Bonding with Lord Ganesh, By Yomal Senerath-Yapa
Well known for his trademark Ganeshism, artist Mahen Chanmugam is getting ready for the Galle Art Trail
Talking with Mahen Chanmugam, you occasionally see flashes of the charming enfant terrible he had been – when his face breaks into a roguish smile after a gag, for example. But for the most part Lord Ganesh has converted, and made into an artistic hermit of sorts, the boy who was expelled from S. Thomas’ and Trinity respectively.
A gaunt, charismatic hermit with an aura- wreathed in cigarette smoke and moving with the grace of a yogi in his Nawala home, he is getting ready for the Galle Art Trail, where his art branded Ganeshism, his trademark, will be Number 1 in the trail, housed in the high-ceilinged Dutch colonial splendour of Amangalla Resort. The exhibition will be opened in the evening of January 15 and will go on till the 20th, when the FGLF and the Art Trail end.
Mahen, during the past 28 years, has not deviated from his single-minded focus on portrayals of Ganesh- rarely painting anything else. How did this Anglican- worldly, sophisticated and well-read- find such magnetic allure in Ganapathi?
The precise answer is locked with the mysteries of the cosmos. But Mahen remembers that his first toddler doodlings were always elephants. Growing up, his acts of rebellion at school stemmed from being forced to study conventional subjects while his heart was with an imaginative, creative world.
While working in brand development after quitting school early, he realized that the ‘world’s oldest brands were religions’. The ancient prescriptions of iconography are exact- like the identity guideline systems used for big corporates. And Ganesh, he says, is a very fluid brand as opposed to the more rigid identities of other divine beings. You could be creative with the wise yet jovial, human yet pachyderm deity who had been there from before Hinduism, going back to the Vedic age.
It marked the end of his unbridled living as the image of Ganesh spoke to him more and more. Mahen began by painting the more classical forms, kin to the kovil images. But with time his Ganesh would acquire a thousand maverick forms. All around his house, on canvas, antique doors, windows and boxes, Ganesh poses and cavorts in a hundred guises. There are nude female Ganeshas and a Ganesh in a black and blue jersey flashing peace signs, painted after the Bali bombing. They have a way of swimming into Mahen’s consciousness, though some of them he cannot interpret.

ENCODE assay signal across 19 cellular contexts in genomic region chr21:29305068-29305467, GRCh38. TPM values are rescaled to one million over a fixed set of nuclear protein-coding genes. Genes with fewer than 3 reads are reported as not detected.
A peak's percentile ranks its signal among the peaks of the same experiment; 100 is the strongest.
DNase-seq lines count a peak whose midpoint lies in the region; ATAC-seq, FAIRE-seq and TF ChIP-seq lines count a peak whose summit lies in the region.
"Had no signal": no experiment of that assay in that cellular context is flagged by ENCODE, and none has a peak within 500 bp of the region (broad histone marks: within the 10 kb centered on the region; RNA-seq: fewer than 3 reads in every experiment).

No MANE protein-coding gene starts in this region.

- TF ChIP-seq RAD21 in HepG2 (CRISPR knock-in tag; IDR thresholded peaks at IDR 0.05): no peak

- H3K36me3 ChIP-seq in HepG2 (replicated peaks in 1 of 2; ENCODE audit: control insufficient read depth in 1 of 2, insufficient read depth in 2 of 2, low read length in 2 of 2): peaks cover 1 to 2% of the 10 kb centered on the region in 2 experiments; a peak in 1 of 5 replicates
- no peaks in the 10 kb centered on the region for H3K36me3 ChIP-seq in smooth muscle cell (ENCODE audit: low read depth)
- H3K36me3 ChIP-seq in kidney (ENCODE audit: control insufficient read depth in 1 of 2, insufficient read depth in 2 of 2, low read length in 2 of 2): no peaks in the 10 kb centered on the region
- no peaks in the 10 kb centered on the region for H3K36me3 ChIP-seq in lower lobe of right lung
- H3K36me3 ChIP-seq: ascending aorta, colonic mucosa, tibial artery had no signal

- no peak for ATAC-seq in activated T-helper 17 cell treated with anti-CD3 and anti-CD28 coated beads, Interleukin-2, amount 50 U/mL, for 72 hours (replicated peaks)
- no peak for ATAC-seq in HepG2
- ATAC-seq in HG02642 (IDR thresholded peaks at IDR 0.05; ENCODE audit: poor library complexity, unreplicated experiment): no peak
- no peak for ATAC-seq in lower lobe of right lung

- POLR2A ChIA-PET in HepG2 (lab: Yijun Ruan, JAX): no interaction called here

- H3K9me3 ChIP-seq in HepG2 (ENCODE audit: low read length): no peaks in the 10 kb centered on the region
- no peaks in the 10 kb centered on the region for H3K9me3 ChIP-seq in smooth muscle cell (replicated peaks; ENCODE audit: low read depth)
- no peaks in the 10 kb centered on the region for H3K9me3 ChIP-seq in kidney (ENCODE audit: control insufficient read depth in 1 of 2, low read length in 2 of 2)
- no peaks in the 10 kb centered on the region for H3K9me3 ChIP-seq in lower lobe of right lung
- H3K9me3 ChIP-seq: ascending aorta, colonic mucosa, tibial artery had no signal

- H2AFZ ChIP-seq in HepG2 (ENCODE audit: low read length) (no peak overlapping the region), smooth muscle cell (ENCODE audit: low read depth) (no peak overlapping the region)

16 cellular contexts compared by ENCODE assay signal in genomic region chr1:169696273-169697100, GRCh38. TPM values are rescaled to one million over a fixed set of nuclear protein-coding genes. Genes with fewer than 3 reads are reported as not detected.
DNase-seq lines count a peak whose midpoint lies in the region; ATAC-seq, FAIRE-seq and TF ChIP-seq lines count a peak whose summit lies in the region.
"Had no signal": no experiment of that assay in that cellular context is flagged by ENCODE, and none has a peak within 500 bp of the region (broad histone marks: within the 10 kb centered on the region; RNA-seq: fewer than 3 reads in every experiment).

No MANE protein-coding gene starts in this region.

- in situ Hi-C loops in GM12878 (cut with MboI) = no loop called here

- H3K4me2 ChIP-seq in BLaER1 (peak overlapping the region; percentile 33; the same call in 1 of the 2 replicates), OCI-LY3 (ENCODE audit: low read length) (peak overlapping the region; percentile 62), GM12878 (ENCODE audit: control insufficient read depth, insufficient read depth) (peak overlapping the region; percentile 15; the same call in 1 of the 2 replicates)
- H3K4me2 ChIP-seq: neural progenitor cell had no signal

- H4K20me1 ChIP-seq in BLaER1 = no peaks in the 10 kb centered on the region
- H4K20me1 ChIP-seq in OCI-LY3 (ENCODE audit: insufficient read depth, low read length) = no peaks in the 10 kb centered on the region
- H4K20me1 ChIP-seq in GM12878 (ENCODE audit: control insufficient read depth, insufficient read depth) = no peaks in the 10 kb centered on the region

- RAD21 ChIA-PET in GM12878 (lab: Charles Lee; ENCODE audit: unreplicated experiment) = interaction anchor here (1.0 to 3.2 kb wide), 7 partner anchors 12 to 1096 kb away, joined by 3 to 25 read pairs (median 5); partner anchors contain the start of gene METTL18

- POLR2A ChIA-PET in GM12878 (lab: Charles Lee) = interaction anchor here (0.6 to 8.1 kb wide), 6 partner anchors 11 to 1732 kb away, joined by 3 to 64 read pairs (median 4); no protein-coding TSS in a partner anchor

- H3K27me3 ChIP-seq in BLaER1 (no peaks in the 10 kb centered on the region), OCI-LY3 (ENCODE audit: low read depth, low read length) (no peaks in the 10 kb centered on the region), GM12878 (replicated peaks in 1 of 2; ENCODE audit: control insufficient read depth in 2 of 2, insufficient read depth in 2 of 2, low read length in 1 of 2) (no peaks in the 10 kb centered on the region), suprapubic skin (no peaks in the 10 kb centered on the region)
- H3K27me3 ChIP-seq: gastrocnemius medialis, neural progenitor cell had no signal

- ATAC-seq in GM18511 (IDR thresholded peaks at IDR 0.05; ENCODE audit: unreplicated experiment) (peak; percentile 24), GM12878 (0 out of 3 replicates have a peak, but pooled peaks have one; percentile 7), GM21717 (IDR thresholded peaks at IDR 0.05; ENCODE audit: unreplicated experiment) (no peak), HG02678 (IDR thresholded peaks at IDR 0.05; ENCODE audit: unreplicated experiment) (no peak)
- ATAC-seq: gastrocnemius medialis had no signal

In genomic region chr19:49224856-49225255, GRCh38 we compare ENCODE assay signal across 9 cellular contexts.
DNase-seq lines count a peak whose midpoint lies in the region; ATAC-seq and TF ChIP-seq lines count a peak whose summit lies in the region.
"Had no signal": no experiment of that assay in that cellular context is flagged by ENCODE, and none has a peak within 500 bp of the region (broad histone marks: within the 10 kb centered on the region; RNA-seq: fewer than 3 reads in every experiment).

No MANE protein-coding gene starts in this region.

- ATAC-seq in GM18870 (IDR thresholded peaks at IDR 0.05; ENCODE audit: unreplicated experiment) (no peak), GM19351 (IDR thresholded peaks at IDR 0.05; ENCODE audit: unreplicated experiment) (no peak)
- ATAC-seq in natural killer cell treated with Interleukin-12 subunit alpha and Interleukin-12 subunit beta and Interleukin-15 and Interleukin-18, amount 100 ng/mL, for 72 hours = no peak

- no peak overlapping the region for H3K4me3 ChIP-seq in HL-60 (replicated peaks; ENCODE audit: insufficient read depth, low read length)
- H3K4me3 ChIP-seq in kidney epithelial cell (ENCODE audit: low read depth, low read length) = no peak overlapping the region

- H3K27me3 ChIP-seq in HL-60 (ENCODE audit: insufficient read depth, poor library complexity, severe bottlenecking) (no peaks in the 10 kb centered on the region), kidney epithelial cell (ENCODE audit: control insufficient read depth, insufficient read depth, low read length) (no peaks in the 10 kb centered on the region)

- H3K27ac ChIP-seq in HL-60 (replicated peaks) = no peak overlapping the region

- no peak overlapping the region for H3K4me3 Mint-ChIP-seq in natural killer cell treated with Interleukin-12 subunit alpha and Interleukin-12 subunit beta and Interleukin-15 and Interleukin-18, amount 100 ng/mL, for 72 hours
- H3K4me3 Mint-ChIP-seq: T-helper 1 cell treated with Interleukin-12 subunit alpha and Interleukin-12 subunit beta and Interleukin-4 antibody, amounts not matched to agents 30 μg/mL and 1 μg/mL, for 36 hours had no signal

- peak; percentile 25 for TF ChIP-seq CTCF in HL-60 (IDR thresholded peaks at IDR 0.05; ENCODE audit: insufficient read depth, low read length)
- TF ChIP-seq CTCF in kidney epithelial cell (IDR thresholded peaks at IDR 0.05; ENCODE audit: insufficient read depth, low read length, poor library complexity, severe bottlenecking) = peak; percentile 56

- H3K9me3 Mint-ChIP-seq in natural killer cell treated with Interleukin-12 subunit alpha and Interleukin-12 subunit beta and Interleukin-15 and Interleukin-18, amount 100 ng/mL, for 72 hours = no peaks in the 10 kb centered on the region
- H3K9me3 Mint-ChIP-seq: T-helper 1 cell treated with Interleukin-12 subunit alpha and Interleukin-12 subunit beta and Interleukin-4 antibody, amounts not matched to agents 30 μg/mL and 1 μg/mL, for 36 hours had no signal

His spiritual metamorphosis can be seen in his paintings across time. While the early Ganeshas have a mystic, intimidating countenance and classic postures, the later Ganeshas seem to have descended from Kailash, with huge doe eyes that curdle with the milk of humane kindness. You feel the palpitating life, love and positive energy they emanate.
For Mahen religion is “the scourge of mankind”, yet his bond with Ganesh- as part of Vedic teaching which is not religion but a way of living- is deep. In the meditative state of painting the god, he has experienced a “strange, euphoric, elated feeling”, which he compares to an out of the body experience.
Mahen’s relationship with Ganesh has gone through many stages. At first he saw a god. Then his interest led him to Vedic studies and he began to see Ganesh as a superimposition of the reality. Today Ganesh for him is the ‘root’ or muladhara chakra of Tantrism, the energy at the base of our spine that is also the home of cosmic energy, the kundalini power.
For Mahen, his bond with Ganesh would never be that of the supplicant and favour-granting god.
Imbued in all his art is the core of Vedic teaching, where stress is laid on increasing your inner consciousness and awareness. The ultimate goal is being one with god- a metaphor for self realization.
In May last year Mahen closed down their company MCN Creative Associates. Today he explores the philosophical template that the elephant god is to him. His goal, of finding the divinity within himself, is symbolized in one of his most recurrent images: Ganesh, in all his splendour, painted within a gracefully poised yogi or yogini’s silhouette…
+ video on the link below: